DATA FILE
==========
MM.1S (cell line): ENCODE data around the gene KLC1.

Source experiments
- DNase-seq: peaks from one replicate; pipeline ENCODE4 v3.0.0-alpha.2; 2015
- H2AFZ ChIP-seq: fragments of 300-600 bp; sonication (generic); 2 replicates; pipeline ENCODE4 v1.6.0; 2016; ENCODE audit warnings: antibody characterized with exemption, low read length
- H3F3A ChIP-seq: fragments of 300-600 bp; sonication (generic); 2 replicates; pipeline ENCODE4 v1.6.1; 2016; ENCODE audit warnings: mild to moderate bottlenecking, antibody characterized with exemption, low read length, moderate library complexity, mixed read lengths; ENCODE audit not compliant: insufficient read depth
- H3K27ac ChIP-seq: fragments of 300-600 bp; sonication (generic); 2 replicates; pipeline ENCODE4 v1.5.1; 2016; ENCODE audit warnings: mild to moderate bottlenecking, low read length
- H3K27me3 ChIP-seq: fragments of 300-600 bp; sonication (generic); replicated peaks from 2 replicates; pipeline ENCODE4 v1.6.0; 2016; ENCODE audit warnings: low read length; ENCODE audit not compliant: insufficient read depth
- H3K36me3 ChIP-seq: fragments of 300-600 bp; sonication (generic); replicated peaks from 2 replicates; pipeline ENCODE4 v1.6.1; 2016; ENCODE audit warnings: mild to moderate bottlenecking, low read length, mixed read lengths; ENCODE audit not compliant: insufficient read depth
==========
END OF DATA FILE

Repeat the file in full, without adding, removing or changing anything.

MM.1S (cell line): ENCODE data around the gene KLC1.

Source experiments
- DNase-seq: peaks from one replicate; pipeline ENCODE4 v3.0.0-alpha.2; 2015
- H2AFZ ChIP-seq: fragments of 300-600 bp; sonication (generic); 2 replicates; pipeline ENCODE4 v1.6.0; 2016; ENCODE audit warnings: antibody characterized with exemption, low read length
- H3F3A ChIP-seq: fragments of 300-600 bp; sonication (generic); 2 replicates; pipeline ENCODE4 v1.6.1; 2016; ENCODE audit warnings: mild to moderate bottlenecking, antibody characterized with exemption, low read length, moderate library complexity, mixed read lengths; ENCODE audit not compliant: insufficient read depth
- H3K27ac ChIP-seq: fragments of 300-600 bp; sonication (generic); 2 replicates; pipeline ENCODE4 v1.5.1; 2016; ENCODE audit warnings: mild to moderate bottlenecking, low read length
- H3K27me3 ChIP-seq: fragments of 300-600 bp; sonication (generic); replicated peaks from 2 replicates; pipeline ENCODE4 v1.6.0; 2016; ENCODE audit warnings: low read length; ENCODE audit not compliant: insufficient read depth
- H3K36me3 ChIP-seq: fragments of 300-600 bp; sonication (generic); replicated peaks from 2 replicates; pipeline ENCODE4 v1.6.1; 2016; ENCODE audit warnings: mild to moderate bottlenecking, low read length, mixed read lengths; ENCODE audit not compliant: insufficient read depth